ALMOST 70 YEARS Pavel Georgievich served in foreign intelligence, and his way to this service was unusual. At first glance, the biography is very ordinary, like many of his generation: he was born in 1913 year in a peasant family in the village of Molodi near Moscow. Paul's father was an icon painter. At the end of the 20 of the last century, the family moved to Moscow, to Maryina Roshcha. Like all children of that time, Pavel was in the pioneer detachment - at the printing house of Rabochaya Gazeta.
From the memories of P.G. Gromushkina: “Even then I was always drawing something, making out, my notebooks with drawings were always at exhibitions. And once the director of this printing house saw my work. They liked him very much, and he invited me as a pupil of a chromolithograph to Rabochaya Gazeta. I was then 14 years old, and since I always dreamed of becoming a real artist, I naturally agreed. ”
Work in the printing house was interesting. At 1920 – 1930, the heyday of Soviet caricature and genre drawing fell. The workshop where Pavel worked was preparing materials for the print magazines Crocodile, Ogonyok, Murzilka. He often met with the famous Kukryniki, Efimov, Rogov and other famous artists. He himself tried to prove himself, so far, however, only in the wall newspaper. She wants to paint according to science, so she regularly visits the circle of fine arts in the House of Culture, where Kukryniksy taught, goes to exhibitions, looks at the works of professionals. At the same time, he entered the Polygraphic Institute for the correspondence department of the art-graphic faculty. In the service of the printing house, things are going well, too, Pavel Georgievich has reached the head of the workshop.
From the memories of P.G. Gromushkina: Everything was clear to me there, I knew the whole production to the smallest detail. The timely output of magazines and, most importantly, the quality of printed products depended on our work. It was a well-adjusted and well-understood world to me. For myself, I called him "my truth."
Gromushkin worked in the Pravda printing house for about ten years. It seemed his future was predetermined, but in the second half of the 1930-s, fate was making a sharp turn — Gromushkin was suddenly called to the Lubyanka.
He was offered a job in foreign intelligence, a good salary and career prospects. Before starting work, Pavel Georgievich, like all recruits, appeared before Beria. He later recalled that Beria was interested in his place of residence: “Where do you live? - "In Marina Grove." - “A sign with counterfeiters? - followed by an unexpected question. “No,” Gromushkin replied. “Bad!” Beria snapped. Why the lack of acquaintances among counterfeiters negatively characterizes a person, Gromushkin did not understand. But they still took him to work. In 1938, Pavel Georgievich was enlisted as a staff member of Soviet foreign intelligence.
From the memories of P.G. Gromushkina: In 1938, I was enlisted as a full-time employee of the NKVD-INO foreign intelligence unit. Found myself like on another planet or in another dimension. The impression was also strengthened by the fact that there was complete uncertainty: why did I actually need it? What specific case will I do? But gradually, this unknown and exciting world opened up before me. That was the world of intelligence. Intelligence was and remains an integral part of the state apparatus; she is able to solve serious problems to ensure the security of the country. The power is useful and indispensable ... "
CALLIGRAPHIC talent and draftsman's skills led Paul to the department, which was engaged in the production of documents for the work of our intelligence officers abroad. This special unit was created at the initiative of Naum Eitingon, and at that time he was headed by an Austrian - communist Georg Miller, a surprisingly intelligent, extensively knowledgeable man and a professional intelligence officer. Paul had to learn quickly. Soon Gromushkina began to trust independently to perform tasks. First, simple, and then more complex. At that time, William Fisher, who entered the history intelligence under the name of Rudolf Abel. Like Gromushkin, he was fond of painting and painted all his life. William and Paul became friends. Subsequently, Pavel Georgievich will create several portraits of Abel. All of them are imbued with deep respect for the legendary scout.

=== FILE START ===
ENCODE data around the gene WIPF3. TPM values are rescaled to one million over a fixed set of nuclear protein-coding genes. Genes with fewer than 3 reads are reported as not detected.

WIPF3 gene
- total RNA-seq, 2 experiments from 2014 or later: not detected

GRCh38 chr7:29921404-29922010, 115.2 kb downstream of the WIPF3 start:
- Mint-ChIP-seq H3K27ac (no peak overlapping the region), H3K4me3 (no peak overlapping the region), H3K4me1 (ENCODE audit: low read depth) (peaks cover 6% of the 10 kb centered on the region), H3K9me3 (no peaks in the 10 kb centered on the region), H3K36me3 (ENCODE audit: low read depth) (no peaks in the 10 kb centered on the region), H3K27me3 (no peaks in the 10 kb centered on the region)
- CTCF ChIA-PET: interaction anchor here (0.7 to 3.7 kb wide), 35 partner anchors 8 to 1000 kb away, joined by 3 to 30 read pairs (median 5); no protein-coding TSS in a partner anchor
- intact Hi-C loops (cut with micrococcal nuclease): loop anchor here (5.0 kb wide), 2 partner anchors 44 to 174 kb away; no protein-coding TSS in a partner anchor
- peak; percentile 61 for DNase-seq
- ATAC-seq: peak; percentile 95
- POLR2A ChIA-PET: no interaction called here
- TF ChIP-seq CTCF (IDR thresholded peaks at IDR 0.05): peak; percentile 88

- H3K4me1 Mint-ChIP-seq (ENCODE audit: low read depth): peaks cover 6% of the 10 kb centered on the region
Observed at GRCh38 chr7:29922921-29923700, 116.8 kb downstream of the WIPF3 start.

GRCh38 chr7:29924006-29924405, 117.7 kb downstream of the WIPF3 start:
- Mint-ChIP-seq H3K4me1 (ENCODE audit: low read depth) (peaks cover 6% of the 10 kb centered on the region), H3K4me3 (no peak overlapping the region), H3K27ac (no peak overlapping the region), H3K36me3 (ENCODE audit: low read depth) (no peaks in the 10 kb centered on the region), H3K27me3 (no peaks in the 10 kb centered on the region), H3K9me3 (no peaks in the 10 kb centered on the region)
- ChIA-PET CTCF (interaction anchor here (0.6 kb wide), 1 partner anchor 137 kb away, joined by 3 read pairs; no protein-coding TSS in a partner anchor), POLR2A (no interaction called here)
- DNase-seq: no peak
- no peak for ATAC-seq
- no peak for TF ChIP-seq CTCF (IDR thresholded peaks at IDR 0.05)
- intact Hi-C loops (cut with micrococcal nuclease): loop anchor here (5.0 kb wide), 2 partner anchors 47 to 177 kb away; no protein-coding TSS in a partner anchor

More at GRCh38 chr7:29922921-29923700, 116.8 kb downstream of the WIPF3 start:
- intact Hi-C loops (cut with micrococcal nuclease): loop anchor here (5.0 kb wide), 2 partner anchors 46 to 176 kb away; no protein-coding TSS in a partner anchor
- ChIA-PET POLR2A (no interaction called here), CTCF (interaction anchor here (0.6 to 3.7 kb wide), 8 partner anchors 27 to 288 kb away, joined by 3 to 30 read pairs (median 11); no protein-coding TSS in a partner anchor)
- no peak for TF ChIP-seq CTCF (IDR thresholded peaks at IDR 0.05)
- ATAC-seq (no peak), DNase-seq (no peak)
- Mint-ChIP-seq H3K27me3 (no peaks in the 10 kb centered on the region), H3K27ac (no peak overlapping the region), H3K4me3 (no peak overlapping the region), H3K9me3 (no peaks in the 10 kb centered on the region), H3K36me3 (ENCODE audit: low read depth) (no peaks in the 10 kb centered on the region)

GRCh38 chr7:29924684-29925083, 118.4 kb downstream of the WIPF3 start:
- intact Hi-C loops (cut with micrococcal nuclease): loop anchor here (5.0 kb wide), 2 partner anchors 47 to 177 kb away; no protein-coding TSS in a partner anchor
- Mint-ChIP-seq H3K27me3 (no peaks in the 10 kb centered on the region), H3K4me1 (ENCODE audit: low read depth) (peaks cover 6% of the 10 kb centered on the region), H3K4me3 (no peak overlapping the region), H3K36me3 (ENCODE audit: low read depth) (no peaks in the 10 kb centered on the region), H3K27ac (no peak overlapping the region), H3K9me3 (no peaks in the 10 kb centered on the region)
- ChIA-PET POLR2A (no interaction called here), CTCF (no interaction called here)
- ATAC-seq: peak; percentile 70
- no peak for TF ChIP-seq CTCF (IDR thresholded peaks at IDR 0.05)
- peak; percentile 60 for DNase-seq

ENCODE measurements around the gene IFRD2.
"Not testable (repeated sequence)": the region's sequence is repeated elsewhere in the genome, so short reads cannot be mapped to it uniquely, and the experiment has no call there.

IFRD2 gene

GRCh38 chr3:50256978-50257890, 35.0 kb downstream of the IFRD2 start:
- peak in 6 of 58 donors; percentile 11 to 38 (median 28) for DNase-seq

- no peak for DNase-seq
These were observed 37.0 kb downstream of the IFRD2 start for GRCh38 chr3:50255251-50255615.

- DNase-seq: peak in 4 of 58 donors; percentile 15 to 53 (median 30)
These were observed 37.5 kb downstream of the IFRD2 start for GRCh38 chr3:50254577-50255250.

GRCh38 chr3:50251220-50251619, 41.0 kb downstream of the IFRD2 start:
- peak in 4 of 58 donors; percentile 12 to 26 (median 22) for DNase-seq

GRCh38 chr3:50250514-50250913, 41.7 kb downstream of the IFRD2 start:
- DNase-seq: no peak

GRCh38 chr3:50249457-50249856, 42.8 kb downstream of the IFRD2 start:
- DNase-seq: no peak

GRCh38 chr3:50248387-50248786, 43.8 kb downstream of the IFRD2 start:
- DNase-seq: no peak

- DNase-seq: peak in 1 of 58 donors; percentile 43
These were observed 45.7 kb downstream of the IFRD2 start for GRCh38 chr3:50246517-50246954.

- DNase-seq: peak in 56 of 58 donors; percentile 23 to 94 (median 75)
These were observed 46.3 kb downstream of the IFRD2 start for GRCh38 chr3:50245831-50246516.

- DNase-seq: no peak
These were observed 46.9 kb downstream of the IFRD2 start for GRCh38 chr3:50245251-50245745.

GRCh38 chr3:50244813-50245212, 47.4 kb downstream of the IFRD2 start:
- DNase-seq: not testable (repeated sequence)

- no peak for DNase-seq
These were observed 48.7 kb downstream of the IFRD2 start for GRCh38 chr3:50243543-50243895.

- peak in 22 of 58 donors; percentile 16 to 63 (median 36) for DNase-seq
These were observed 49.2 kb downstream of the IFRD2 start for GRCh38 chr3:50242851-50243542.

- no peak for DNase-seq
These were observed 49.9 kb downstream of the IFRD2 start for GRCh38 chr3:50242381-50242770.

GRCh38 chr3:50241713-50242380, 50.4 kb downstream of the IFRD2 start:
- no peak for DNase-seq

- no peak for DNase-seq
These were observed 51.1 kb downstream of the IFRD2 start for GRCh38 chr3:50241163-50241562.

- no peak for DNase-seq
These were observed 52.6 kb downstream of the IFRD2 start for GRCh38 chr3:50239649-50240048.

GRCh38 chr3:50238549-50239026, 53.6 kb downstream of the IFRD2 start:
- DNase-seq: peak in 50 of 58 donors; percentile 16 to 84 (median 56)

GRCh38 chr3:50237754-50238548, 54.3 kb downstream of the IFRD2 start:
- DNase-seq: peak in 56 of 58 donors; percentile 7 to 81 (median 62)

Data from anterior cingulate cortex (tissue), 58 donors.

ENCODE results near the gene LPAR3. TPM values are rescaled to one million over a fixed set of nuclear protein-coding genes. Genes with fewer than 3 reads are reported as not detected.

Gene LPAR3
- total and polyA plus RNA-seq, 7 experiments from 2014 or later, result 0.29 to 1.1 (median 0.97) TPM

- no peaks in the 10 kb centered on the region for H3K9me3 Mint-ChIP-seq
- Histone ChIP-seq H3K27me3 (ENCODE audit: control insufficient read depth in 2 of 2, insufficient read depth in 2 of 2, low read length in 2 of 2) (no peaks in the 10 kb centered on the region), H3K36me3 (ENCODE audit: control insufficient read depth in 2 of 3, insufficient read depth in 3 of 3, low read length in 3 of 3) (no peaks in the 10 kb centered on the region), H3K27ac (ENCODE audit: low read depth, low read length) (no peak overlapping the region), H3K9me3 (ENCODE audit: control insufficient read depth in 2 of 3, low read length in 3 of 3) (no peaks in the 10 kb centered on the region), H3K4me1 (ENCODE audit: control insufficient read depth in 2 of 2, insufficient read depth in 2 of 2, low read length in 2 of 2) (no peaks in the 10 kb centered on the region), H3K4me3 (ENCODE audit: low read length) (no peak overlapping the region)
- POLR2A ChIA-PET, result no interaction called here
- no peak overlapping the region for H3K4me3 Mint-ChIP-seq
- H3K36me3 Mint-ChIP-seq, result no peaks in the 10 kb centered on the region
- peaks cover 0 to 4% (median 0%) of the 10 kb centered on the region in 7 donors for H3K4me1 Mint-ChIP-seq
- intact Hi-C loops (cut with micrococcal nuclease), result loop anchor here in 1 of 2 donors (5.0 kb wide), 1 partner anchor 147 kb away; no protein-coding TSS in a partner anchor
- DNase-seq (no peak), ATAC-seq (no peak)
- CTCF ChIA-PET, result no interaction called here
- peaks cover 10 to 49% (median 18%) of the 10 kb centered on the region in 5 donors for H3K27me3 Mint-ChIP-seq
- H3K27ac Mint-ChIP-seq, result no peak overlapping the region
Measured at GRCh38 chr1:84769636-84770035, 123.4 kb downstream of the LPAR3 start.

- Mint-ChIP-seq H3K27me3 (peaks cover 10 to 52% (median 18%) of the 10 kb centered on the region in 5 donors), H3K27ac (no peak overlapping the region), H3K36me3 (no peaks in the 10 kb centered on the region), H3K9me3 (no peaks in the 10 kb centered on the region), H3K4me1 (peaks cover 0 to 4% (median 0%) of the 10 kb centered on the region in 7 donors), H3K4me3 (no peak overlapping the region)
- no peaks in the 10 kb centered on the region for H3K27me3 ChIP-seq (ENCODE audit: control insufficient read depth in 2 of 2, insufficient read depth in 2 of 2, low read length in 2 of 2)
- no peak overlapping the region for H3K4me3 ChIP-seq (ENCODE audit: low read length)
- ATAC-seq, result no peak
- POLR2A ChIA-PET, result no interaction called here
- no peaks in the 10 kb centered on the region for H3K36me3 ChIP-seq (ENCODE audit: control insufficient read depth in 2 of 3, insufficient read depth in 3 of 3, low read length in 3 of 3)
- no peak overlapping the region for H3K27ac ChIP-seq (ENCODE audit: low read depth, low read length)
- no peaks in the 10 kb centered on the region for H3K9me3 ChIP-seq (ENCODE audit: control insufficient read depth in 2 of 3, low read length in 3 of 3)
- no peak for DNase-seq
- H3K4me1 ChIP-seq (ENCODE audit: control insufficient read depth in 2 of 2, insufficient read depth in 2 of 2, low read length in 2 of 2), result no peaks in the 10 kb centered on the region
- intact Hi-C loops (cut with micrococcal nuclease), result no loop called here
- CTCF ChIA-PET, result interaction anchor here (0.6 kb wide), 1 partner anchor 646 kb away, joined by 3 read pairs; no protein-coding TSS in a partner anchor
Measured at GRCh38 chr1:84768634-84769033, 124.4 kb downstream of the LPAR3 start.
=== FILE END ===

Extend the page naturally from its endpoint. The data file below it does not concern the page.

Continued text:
In 1941, Gromushkin was sent to the first business trip to Bulgaria for a special assignment. One of the most complex operations in which Gromushkin took part was connected with the military bloc of the Berlin-Rome-Tokyo axis countries. It was in Bulgaria that the most valuable source of information was located, through which Soviet intelligence obtained information about the plans and concrete steps of this block.
The peculiarity of working with him was that the source trusted only one person - Vasily Ivanovich Pudin. All related activities were entrusted with providing a group of intelligence officers, including Gromushkin. The information received was necessary for our command to make important strategic decisions. The operation was successful.
In April, 1942, after returning from Bulgaria, Pavel Georgievich is involved in the work of organizing and coordinating the partisan movement. The spontaneous actions of the local population against the invaders had to be quickly transferred to the rails of a systematic armed struggle, and the fighters were trained, provided with communications, weapons and well-trained commanders. This problem was solved by Pavel Georgievich and his colleagues.
DURING the war, his main work was the production of German documents for the needs of the partisans. Gromushkin recalled that it was not too difficult to fake the “Ausvays”, although he had to “sweat” over some papers. So, he prepared documents addressed to Paul Siebert for the legendary Nikolai Kuznetsov. In the case of Kuznetsov, a long and painstaking work was carried out. We were looking for such a “legend” for him that it was impossible to doubt her.